Friday, December 7, 2012

The News Lady

This is a bitter sweet story I must share. 

It started many moons ago with a young girl and a dream. 

A dream that would take her to places she never dreamed of and places she does not want to go again. 

You see, as far back as I can remember this girl wanted to be a television news reporter. I mean what 10 year old kid asks Santa for a typewriter. I always thought I wanted to be a foreign correspondent until I realized the sacrifice it would take and by that I mean take me away from my family. 

(Little did I know then, a local news gal would spend plenty of time and many a holidays away from family. Brent and I celebrated every holiday for nearly four years at Waffle House.)

My broadcast career blossomed while in college anchoring the MCS News Team and shooting my video on a camcorder. You'll be happy to know my journalist integrity has come a long way since then, too. 

In college, I prepared a resume tape on VHS starring my college roommates and sorority sisters running stops signs. 

After college, I accepted my first television job. I remember like it was yesterday, telling my Dad I got offered a job in Panama City, Florida as its Chief Bureau Reporter in Marianna and they were going to pay me $15 thousand dollars a year. I was on my way to becoming the next Diane Sawyer. 

I remember my Mom drove me to Florida so I could pick up my news truck. (I cried the rest of the day, here I was 23 years old moving to a new state alone and about to embark on one of the hardest but most rewarding things I had done so far) 

The job was much harder than I anticipated, for several reasons. One of which, I was a newly wed, who would spend the next two years on call 24 / 7 hauling a camera, tripod and notepad around. There were days I thought I would never make my deadline...I would pace back and forth while I "fed" in my story. But looking back, that was one of the greatest times of my life.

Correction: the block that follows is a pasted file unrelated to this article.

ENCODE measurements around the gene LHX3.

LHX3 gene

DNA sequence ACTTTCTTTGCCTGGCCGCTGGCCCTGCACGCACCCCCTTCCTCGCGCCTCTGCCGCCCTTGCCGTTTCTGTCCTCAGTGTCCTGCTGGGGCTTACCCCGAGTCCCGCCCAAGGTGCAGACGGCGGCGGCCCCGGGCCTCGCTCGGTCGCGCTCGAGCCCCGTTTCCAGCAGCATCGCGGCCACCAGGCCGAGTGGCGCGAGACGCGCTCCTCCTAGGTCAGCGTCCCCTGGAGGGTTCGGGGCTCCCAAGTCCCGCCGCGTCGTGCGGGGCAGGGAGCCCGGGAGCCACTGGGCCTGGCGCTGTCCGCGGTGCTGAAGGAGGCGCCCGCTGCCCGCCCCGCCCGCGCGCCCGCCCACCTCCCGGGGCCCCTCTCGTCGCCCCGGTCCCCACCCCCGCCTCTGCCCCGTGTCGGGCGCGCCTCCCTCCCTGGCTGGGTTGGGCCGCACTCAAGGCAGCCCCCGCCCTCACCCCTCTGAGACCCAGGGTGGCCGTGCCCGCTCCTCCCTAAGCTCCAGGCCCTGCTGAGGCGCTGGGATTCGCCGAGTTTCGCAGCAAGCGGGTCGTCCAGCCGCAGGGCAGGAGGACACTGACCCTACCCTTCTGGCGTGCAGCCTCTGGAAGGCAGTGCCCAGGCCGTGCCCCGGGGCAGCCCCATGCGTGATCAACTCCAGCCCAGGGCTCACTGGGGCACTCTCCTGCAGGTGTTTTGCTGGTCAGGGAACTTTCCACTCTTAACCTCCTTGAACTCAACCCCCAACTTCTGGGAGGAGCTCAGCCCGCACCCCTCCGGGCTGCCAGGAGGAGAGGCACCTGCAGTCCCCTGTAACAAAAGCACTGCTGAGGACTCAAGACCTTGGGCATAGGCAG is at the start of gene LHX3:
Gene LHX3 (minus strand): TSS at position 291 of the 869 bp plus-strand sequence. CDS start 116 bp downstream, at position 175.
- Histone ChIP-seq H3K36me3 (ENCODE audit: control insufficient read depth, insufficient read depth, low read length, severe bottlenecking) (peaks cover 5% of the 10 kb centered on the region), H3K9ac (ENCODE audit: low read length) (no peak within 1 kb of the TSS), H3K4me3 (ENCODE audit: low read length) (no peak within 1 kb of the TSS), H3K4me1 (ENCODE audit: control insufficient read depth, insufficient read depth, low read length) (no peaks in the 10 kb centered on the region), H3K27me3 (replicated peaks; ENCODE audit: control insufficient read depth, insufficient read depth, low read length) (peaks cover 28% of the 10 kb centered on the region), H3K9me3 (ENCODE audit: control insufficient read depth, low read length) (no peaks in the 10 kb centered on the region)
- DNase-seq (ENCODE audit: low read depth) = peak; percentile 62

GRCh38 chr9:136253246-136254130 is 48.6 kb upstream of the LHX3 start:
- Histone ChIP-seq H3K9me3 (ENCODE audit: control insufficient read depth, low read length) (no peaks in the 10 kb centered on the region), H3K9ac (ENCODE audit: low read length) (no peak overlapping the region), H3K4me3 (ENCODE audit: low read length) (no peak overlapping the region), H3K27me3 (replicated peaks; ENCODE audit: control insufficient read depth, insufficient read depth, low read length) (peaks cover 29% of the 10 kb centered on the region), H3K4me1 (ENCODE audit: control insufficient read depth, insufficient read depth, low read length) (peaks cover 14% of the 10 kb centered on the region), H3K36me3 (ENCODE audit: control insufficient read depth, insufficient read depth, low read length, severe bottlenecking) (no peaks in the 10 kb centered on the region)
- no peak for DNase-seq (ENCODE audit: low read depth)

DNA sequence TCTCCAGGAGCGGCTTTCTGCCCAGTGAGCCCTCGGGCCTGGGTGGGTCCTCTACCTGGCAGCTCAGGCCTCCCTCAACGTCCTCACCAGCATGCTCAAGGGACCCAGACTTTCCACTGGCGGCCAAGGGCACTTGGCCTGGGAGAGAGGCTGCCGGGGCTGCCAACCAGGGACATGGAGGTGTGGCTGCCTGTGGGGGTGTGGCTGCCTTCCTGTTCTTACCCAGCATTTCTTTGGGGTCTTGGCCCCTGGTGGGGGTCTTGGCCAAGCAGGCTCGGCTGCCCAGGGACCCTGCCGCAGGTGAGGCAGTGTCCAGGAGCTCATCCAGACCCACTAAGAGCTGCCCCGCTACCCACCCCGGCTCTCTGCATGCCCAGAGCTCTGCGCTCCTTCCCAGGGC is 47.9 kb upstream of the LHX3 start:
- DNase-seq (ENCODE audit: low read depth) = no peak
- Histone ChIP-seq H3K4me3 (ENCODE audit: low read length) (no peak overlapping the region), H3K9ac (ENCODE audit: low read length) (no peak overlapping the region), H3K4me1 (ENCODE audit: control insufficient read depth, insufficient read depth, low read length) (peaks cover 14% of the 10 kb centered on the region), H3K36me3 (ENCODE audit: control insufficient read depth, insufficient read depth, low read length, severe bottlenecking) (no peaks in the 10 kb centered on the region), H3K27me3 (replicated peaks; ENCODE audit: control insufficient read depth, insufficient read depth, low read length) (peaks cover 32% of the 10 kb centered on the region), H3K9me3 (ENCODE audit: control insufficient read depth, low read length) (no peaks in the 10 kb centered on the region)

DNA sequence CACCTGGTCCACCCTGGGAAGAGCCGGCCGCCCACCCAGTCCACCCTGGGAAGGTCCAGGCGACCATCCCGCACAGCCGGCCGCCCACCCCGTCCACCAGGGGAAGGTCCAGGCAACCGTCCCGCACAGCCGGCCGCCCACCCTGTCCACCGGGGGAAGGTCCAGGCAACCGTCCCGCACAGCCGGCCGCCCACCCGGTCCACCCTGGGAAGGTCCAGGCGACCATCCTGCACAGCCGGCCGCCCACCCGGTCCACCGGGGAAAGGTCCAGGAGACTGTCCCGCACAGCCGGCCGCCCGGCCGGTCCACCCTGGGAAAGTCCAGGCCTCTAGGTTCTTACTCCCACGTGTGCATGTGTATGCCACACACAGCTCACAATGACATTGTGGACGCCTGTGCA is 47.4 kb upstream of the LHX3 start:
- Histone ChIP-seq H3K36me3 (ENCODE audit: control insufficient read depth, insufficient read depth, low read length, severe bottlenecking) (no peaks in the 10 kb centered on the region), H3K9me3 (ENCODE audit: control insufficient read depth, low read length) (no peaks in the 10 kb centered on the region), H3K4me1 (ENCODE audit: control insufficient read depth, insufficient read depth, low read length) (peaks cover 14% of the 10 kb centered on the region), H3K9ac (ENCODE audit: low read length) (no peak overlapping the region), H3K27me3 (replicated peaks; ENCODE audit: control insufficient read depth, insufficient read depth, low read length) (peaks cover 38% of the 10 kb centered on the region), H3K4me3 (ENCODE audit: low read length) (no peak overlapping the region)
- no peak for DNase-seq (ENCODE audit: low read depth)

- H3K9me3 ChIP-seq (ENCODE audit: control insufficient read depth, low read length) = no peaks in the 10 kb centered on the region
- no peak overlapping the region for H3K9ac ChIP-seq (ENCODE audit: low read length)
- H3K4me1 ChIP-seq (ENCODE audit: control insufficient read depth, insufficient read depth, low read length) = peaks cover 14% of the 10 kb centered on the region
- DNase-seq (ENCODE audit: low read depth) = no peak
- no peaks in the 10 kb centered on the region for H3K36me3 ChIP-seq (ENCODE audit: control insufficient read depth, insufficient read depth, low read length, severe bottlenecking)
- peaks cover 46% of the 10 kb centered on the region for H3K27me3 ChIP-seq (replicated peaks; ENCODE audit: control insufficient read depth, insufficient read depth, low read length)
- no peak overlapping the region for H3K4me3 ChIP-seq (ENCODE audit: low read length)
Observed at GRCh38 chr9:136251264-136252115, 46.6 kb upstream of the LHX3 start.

I also met one of my greatest friends, Natasha, she was my competition. "My Dawg" and I covered five counties of northwest Florida like it was nobody's business. 

While in Marianna I learned a lot about the news business; first, old women and metal pipes are not a good combination and will "kick your ass"...(her words not mine). I also learned what it is like to be taken to jail and that Honda's don't get near as good gas mileage as you would think. 

From Marianna, I headed to Florida's Capital City, Tallahassee. I would spend the next five years building my career and starting a family. Let me tell you, being on television is hard enough...but being pregnant and on TV. is even worse! 

Tallahassee will always hold a special place in my heart. Both my boys were born there, along with my career as a Television News Anchor. WCTV was my home away from home. I learned if it didn't make Frank Ranicky's socks go up and down it wasn't newsworthy and "who cares." It's also the place where I realized I had a talent...a knack for writing and for people. That confidence in my ability came from a coworker, Julie Montanaro. I will forever be grateful. 

Still, I dreamed of making it back home, of working for a television station my family could watch. That day came in November of 2007 when I landed a job with FOX 10. This of course meant my family would no longer be watching channel 5. 

I remember my grandfather introducing me to his neighbors like I was the Queen of England, or learning my Dad told everyone all about his "News Anchor Daughter." 

One of my first big assignments back home was the story of a man who threw his four kids off the Dauphin Island Bridge. To this day, I can't cross that bridge without thinking of them. 
I have seen a lot in my 12 years as "The News Lady" and heard even more. News has taught me it takes all kinds to make the world go round and that I am blessed beyond measure.

There are a lot of things I will miss about working in television; the rush of breaking news, my front row seat in a courtroom and my fellow journalist. People who work in news are one of a kind, with skin tough as least on the outside.

However, I will not miss trying to find a story, or people telling me..."You look different in person." And the next time someone says, "You look so familiar, do I know you?" I will be so tempted to tell them, "I am a stripper."